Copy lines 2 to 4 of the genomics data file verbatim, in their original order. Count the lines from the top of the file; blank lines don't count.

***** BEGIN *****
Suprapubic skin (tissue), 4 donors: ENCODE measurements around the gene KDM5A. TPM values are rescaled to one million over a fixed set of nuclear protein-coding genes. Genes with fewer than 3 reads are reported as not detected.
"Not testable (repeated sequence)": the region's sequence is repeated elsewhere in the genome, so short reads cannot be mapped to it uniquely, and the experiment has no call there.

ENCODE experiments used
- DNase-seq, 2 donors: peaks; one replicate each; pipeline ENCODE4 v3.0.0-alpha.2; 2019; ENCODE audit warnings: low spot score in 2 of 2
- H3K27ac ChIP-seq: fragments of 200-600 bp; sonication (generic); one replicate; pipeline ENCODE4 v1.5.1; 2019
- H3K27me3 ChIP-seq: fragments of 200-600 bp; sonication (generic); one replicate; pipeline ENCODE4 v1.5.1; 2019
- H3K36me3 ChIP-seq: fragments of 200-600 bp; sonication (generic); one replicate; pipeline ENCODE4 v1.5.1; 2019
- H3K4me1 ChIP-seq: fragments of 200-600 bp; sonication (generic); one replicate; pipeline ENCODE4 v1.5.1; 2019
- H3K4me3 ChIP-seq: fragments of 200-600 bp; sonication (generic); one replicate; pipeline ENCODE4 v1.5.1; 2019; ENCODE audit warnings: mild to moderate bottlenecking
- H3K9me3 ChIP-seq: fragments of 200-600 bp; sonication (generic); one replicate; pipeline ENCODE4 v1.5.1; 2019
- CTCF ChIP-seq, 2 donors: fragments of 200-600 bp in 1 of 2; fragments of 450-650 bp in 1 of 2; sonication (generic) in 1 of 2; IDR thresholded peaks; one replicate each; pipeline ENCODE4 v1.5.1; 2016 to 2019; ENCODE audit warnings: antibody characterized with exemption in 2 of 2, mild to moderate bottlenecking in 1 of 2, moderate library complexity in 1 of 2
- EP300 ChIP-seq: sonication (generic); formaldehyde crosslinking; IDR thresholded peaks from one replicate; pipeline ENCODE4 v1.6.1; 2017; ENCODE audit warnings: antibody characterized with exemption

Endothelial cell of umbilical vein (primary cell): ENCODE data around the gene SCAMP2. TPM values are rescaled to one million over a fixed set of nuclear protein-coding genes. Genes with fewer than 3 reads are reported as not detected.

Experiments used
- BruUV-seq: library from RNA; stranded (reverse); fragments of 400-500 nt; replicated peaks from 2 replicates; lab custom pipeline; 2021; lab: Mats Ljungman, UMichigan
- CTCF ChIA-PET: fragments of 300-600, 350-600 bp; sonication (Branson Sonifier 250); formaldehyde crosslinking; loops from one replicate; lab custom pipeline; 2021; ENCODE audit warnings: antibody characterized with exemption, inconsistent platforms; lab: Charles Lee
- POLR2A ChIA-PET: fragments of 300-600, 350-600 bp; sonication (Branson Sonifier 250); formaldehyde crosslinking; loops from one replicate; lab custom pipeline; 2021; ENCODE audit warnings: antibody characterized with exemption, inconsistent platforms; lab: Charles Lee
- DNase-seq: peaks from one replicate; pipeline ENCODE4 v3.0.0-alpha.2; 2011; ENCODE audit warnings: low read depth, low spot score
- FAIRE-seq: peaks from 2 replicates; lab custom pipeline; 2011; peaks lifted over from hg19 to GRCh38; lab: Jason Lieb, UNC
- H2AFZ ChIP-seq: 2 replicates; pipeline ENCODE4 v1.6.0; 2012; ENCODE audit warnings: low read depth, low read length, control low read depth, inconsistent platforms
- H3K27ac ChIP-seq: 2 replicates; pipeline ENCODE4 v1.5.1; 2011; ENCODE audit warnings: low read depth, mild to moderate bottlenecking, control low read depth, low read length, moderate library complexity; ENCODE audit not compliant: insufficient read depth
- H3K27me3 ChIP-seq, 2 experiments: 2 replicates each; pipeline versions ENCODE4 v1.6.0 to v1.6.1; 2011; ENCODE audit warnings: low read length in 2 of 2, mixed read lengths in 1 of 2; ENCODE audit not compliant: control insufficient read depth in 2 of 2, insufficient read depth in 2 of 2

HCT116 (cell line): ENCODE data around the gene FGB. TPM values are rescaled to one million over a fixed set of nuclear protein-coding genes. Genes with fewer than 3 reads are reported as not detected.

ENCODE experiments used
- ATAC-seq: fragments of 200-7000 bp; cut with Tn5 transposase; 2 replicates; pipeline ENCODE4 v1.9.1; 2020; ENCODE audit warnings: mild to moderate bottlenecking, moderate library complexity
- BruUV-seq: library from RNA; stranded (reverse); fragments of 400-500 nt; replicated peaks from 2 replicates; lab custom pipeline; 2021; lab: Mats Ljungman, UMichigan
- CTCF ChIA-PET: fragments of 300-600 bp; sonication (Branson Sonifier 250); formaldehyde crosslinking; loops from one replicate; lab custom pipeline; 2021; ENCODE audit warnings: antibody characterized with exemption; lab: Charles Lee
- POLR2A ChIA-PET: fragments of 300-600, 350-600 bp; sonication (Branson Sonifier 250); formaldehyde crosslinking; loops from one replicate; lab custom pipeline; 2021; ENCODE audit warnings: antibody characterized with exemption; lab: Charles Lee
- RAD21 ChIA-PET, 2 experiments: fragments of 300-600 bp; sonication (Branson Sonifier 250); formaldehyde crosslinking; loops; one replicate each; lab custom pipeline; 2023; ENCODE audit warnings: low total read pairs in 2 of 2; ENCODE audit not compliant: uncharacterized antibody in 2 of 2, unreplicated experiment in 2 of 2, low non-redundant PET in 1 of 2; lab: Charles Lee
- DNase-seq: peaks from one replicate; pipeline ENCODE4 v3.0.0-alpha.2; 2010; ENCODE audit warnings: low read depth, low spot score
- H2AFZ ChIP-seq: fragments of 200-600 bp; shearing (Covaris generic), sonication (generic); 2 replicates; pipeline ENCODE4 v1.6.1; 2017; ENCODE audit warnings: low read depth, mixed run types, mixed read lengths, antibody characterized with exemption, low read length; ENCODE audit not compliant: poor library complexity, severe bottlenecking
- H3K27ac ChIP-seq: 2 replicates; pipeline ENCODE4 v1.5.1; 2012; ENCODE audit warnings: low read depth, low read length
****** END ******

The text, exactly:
"Not testable (repeated sequence)": the region's sequence is repeated elsewhere in the genome, so short reads cannot be mapped to it uniquely, and the experiment has no call there.

ENCODE experiments used
- DNase-seq, 2 donors: peaks; one replicate each; pipeline ENCODE4 v3.0.0-alpha.2; 2019; ENCODE audit warnings: low spot score in 2 of 2